Parker and Kirby argue the trial court lacked subject matter jurisdiction to convict them of grand larceny because it is not a lesser-included offense of the charged offense of armed robbery. We agree.
Issues involving subject matter jurisdiction may be raised at anytime, including for the first time on appeal. Weinhauer v. State, 334 S.C. 327, 513 S.E.2d 840 (1999). Therefore, we consider the trial court's jurisdiction to try Parker and Kirby for grand larceny despite the lack of a ruling by the trial court on the issue.
A trial court acquires subject matter jurisdiction to hear a criminal case by way of a legally sufficient indictment or a valid waiver thereof. State v. Johnston, 333 S.C. 459, 510 S.E.2d 423 (1999). The scope of the jurisdiction conferred by an indictment is limited to the charged offense and any lesser-included offenses. State v. Gunn, 313 S.C. 124, 437 S.E.2d 75 (1993); State v. Tyndall, 336 S.C. 8, 518 S.E.2d 278 (Ct. App. 1999). Distinct offenses may be charged in separate counts of the same indictment. State v. Jones, 325 S.C. 310, 479 S.E.2d 517 (Ct. App. 1996)(citing State v. Whitener, 228 S.C. 244, 89 S.E.2d 701 (1955)). However, two separate offenses cannot, ordinarily, be charged in a single-count indictment unless one is a lesser-included offense of the other. State v. Fennell, 263 S.C. 216, 209 S.E.2d 433 (1974).
An indictment sufficiently charges a particular offense when "it apprises the defendant of the elements of the offense intended to be charged and informs the defendant of the circumstances he must be prepared to defend." Locke v. State, 341 S.C. 54, 56, 533 S.E.2d 324, 325 (2000) (citing Granger v. State, 333 S.C. 2, 507 S.E.2d 322 (1998)). (2) An indictment must: (1) enumerate all the elements of the charged offense, regardless of whether it is a statutory or common law offense, and (2) recite the factual circumstances under which the offense occurred. See S.C. Code Ann. � 17-19-20 (1985); State v. Evans, 322 S.C. 78, 470 S.E.2d 97 (1996). Our supreme court has instructed us to apply "the indictment sufficiency test . . . with a practical eye" to determine if the defendant was prejudiced by the content of the indictment. State v. Adams, 277 S.C. 115, 125, 283 S.E.2d 582, 587 (1981), overruled on other grounds, State v. Torrence, 305 S.C. 45, 406 S.E.2d 315 (1991).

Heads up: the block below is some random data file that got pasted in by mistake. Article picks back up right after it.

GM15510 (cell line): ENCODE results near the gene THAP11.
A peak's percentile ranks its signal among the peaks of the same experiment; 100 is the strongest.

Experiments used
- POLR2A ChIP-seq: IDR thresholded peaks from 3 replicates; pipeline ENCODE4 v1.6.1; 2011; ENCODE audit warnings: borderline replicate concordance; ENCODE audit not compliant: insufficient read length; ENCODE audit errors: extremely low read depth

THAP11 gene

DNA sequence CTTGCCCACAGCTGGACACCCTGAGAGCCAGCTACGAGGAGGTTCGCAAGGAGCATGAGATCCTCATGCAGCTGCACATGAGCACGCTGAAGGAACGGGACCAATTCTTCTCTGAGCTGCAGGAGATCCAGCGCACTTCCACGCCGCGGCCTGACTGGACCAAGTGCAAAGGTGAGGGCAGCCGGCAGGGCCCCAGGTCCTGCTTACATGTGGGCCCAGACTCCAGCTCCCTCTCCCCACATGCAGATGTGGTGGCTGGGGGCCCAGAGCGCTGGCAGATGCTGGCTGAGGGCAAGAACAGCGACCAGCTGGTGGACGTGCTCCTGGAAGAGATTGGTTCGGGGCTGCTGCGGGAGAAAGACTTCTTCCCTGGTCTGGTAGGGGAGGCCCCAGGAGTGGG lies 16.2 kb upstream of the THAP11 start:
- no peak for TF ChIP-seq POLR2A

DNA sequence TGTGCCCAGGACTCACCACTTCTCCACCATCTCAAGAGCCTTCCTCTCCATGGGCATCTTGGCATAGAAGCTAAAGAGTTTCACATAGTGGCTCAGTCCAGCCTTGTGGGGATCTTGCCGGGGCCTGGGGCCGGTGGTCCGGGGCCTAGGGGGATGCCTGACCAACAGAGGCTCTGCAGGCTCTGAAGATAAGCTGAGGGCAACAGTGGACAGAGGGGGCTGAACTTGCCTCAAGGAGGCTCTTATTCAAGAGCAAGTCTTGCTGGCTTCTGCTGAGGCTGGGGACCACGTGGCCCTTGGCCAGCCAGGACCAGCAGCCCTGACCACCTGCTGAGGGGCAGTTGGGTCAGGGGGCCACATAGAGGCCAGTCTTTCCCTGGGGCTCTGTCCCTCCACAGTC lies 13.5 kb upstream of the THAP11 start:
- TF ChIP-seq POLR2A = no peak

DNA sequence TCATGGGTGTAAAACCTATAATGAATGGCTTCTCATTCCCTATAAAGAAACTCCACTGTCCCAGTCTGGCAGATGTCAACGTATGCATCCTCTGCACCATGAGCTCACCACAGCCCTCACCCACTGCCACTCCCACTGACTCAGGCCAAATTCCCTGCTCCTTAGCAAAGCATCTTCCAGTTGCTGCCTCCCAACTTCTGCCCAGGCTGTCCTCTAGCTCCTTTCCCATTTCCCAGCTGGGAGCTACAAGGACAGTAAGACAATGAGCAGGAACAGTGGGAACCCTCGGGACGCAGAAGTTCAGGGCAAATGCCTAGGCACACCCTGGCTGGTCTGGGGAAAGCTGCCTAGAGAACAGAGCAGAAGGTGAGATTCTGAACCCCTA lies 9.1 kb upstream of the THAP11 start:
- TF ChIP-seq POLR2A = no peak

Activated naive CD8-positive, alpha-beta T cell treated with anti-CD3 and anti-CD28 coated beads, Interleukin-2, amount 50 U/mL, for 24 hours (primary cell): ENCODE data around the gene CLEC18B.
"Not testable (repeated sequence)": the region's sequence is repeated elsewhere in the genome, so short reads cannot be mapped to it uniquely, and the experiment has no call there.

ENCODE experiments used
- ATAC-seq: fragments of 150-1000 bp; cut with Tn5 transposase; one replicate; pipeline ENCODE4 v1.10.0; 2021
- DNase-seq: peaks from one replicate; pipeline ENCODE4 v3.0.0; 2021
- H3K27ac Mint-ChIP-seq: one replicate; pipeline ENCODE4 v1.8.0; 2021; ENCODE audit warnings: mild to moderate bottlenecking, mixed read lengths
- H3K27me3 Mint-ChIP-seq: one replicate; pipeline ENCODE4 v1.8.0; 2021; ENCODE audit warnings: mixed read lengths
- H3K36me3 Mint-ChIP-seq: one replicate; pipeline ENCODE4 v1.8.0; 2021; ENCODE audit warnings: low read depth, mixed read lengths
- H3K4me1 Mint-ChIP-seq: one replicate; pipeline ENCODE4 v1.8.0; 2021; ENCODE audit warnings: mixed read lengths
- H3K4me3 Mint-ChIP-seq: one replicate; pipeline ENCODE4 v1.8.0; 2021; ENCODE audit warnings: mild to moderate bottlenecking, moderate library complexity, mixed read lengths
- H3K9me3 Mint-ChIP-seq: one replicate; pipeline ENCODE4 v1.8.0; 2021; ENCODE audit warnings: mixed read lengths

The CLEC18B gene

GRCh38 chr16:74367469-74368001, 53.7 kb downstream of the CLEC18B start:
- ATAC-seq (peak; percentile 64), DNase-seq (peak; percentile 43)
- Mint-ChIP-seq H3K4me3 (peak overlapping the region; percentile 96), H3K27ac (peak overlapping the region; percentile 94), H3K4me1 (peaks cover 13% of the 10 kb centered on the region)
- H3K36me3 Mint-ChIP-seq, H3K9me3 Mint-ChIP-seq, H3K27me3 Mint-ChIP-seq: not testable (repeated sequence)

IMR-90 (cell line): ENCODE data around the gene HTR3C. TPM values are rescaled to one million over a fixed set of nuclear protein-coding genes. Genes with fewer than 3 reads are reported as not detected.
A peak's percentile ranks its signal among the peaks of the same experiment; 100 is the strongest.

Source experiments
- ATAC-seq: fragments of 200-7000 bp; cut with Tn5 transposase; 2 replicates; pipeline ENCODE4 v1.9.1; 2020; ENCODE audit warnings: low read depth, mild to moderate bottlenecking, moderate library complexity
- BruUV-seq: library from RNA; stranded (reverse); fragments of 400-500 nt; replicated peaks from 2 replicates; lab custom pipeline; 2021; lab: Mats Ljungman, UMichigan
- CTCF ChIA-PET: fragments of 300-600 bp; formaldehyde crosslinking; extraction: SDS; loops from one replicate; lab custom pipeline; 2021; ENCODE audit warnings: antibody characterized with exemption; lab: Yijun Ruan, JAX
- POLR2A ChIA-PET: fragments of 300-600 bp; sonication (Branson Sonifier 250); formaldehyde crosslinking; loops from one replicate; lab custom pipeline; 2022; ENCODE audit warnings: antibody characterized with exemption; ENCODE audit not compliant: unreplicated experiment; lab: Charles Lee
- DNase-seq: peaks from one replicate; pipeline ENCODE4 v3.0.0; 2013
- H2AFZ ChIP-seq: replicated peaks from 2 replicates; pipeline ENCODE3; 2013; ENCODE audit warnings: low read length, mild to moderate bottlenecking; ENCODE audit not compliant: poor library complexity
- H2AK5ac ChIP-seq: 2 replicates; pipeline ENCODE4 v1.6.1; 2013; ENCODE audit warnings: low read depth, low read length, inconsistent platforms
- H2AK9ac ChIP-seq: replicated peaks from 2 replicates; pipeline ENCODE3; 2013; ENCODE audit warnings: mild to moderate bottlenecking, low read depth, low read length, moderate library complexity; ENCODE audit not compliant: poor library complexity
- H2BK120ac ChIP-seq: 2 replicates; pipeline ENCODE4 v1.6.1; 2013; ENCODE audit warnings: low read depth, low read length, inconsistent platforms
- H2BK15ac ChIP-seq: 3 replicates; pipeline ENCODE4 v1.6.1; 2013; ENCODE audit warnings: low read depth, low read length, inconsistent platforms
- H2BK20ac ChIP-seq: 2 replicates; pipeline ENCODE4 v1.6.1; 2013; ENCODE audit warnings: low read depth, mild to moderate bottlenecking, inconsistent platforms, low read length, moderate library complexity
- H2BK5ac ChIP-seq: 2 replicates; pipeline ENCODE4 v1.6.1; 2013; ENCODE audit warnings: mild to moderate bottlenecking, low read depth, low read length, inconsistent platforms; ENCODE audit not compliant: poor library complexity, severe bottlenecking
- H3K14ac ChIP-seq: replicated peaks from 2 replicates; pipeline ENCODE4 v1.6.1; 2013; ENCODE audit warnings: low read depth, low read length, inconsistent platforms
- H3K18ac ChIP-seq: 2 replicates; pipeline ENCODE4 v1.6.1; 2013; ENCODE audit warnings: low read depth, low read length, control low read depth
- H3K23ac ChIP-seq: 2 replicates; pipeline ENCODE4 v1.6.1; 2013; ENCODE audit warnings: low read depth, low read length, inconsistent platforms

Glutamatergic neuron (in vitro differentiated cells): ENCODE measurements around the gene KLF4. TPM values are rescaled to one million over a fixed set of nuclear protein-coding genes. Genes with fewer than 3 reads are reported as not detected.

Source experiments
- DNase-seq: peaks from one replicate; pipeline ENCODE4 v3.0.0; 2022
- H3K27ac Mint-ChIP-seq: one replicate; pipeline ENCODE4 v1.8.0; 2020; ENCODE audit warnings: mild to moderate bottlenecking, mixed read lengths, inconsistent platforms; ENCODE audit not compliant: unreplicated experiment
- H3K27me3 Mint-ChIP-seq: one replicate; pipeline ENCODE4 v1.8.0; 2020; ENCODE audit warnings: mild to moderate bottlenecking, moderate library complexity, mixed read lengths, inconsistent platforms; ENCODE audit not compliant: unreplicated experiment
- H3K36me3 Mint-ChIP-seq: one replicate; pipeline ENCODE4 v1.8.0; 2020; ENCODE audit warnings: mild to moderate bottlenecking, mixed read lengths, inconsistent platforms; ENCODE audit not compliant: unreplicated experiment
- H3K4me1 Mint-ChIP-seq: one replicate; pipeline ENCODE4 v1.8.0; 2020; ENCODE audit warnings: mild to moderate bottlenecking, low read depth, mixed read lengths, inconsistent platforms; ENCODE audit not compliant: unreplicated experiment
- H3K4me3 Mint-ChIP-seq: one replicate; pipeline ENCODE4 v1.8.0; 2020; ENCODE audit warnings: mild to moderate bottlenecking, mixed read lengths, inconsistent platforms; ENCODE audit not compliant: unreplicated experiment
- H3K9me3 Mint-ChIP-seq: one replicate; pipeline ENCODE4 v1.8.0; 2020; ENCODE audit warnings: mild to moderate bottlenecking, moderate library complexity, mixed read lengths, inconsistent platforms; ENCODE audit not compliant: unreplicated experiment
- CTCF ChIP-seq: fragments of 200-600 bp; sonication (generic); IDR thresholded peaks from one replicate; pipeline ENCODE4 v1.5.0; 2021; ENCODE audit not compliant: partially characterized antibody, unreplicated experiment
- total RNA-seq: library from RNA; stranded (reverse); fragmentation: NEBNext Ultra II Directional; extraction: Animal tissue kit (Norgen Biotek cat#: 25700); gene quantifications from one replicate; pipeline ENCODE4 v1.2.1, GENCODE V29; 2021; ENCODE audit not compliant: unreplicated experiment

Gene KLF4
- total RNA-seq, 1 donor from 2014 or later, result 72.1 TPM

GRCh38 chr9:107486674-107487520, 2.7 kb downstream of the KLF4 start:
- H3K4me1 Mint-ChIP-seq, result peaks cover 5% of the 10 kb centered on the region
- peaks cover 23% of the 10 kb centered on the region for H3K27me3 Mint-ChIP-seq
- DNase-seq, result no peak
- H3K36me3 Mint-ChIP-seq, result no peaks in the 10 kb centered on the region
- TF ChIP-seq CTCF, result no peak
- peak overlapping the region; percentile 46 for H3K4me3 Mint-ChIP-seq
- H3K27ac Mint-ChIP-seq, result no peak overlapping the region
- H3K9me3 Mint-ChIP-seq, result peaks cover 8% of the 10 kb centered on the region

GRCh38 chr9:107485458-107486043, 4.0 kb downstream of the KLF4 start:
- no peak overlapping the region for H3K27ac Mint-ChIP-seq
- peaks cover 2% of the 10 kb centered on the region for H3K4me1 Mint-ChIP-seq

The indictment sub judice appears to be sufficient as the textual portion of the indictment sets forth the elements of both armed robbery and grand larceny (3) while also providing an adequate factual basis for the offenses. (4) However, separate offenses cannot be charged in a single-count indictment unless one is a lesser-included offense of the other. Fennell, 263 S.C. at 219, 209 S.E.2d at 434. Scrutinizing the indictment with a practical eye, we conclude Kirby and Parker were prejudiced because they faced the charge of armed robbery at trial, but were forced at the end of the State's case to face the separate offense of grand larceny.